Opinion | Football games don’t have to be superspreader events

Alex Jobin, Staff Columnist

Like many of you, I am very happy that college football is back in full swing. Having the Crimson Tide play right in our backyard is certainly one of the most exciting aspects of being a student at The University of Alabama, and the level of excitement surrounding this season might be even higher than usual considering the virus-induced capacity restrictions last fall. 

I have been scrambling to find tickets to as many games as possible after only attending last year’s home-opener against Texas A&M. However, as I sat in the upper bowl of Bryant-Denny Stadium at the Southern Miss game, I couldn’t help but let my mind drift back to that all-too-familiar feeling of COVID-19 paranoia. 

It felt nearly impossible to not think about our recent pandemic nightmare while sitting, standing, cheering and booing alongside in a stadium that holds 100,000 fans. Just a year ago, I remember that stadium being one-fifth as full, with masks everywhere. 

Of course, COVID-19 persists. Thankfully, the number of cases on campus is low — sitting at 27 students and 13 faculty and staff as of Sept. 26 — but a packed game at Bryant-Denny could still be the perfect setting for the virus to spread. 

Perhaps there would be less cause for concern if nearly 100% of students were vaccinated, but they are not: Only around 61% have reported receiving at least one dose.

However, it is not only students attending the games. The general public also fills the 100,000 seats of Bryant-Denny. In Tuscaloosa County, only 37% of residents are fully vaccinated, and there have been 59 COVID-19-related deaths in the past two weeks. In addition, only 42% of Alabamians are fully vaccinated.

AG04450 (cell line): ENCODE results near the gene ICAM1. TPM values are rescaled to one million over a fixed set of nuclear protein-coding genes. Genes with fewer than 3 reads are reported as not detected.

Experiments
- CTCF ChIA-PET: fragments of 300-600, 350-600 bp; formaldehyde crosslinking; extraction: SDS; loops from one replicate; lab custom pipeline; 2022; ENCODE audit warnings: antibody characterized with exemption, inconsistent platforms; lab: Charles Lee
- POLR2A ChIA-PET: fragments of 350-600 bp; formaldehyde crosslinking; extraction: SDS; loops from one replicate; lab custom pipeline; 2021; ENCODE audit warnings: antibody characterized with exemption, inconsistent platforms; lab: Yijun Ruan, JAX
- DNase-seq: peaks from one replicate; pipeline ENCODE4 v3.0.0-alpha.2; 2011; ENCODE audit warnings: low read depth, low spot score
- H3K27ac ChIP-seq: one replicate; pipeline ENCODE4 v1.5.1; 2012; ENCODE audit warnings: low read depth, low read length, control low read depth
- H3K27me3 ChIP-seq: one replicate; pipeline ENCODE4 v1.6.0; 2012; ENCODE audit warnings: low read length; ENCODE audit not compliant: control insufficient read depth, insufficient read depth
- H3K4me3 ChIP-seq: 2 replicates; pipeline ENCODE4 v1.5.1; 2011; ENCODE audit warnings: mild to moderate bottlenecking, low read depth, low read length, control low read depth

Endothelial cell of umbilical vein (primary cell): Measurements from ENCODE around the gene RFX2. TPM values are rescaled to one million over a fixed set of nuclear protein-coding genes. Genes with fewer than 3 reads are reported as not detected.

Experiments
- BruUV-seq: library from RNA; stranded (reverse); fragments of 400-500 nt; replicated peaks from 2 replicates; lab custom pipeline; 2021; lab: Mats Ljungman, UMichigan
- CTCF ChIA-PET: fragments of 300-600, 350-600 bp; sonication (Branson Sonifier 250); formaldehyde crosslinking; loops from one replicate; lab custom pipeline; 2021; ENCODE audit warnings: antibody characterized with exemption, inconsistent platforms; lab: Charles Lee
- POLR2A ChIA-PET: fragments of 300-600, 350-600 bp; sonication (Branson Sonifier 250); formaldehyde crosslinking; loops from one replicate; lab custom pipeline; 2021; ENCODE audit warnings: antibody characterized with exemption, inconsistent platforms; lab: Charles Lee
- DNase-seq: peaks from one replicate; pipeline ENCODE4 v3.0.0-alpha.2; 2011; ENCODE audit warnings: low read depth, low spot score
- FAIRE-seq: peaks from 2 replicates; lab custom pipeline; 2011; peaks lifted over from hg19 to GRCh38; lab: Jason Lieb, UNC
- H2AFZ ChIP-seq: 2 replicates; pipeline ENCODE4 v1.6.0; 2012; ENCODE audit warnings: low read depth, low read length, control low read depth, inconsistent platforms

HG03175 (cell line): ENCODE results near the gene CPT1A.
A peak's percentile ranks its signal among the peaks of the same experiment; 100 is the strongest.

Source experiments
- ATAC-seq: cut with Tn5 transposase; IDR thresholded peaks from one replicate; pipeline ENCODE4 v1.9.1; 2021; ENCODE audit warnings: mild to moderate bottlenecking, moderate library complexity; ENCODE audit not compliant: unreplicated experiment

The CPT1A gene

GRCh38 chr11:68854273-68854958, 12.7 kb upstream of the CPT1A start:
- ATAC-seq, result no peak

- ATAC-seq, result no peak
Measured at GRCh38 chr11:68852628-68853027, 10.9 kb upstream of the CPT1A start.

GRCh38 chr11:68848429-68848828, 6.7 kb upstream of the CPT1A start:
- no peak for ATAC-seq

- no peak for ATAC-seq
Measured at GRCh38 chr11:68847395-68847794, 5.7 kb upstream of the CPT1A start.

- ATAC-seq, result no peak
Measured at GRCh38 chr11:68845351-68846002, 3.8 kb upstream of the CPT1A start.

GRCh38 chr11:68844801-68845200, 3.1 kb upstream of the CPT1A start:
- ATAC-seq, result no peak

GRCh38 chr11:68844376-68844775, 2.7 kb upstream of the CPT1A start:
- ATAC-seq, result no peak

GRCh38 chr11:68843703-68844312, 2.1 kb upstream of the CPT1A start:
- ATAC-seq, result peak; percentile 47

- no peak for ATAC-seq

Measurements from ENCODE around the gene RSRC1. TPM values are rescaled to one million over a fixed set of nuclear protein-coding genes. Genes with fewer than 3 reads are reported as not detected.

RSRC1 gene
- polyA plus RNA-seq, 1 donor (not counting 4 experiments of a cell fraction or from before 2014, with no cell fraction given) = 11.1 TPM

Because of these low vaccination rates, the University should institute some form of COVID-19 protocol for home football games. As we approach games where the Tide will face rivals like Tennessee and stronger opponents like Arkansas, we can expect Bryant-Denny Stadium to get even more crowded. When 100,000 people are filling those seats, being outdoors will not stop the spread.

Imagine if last Saturday’s Ole Miss game leaves fans hospitalized and intubated. We should never allow such consequences from an Alabama football game.

Beyond these obviously horrible public health implications, such a circumstance would also affect our ability to attend future games. Maybe the capacity would be lowered once again. Maybe the entire season would be put on hold. I would rather not find out, and I expect the rest of the University feels the same way.

As far as specific policies are concerned, the University should require proof of vaccination or a negative COVID-19 test prior to attending a game. For those who are already vaccinated this would pose no inconvenience; for those who are not, this would allow them to still enjoy the games while minimizing the risk that they might pose to themselves and others. The University would not even be alone in taking this action; other SEC schools such as LSU have instituted a COVID-19 policy since the beginning of the season.

I’ve said it once, and I’ll say it again: The pandemic isn’t over, especially not in Alabama. 

If you have not yet received a dose, I urge you to — for your own sake, for the sake of your neighbors, and if those reasons are not enough for you, for the sake of college football. I urge The University of Alabama to do everything in its power to ensure the safety of our community;. Requiring proof of vaccination or COVID-19 test results for football games is an easy way to do so.